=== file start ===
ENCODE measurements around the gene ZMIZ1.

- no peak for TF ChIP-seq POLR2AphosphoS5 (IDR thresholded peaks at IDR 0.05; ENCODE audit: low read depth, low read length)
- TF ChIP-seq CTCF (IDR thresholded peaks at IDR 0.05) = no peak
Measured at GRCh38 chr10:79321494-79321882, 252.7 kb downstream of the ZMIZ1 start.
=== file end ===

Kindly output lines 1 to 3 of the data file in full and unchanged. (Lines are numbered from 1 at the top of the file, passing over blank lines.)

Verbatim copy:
ENCODE measurements around the gene ZMIZ1.

- no peak for TF ChIP-seq POLR2AphosphoS5 (IDR thresholded peaks at IDR 0.05; ENCODE audit: low read depth, low read length)
- TF ChIP-seq CTCF (IDR thresholded peaks at IDR 0.05) = no peak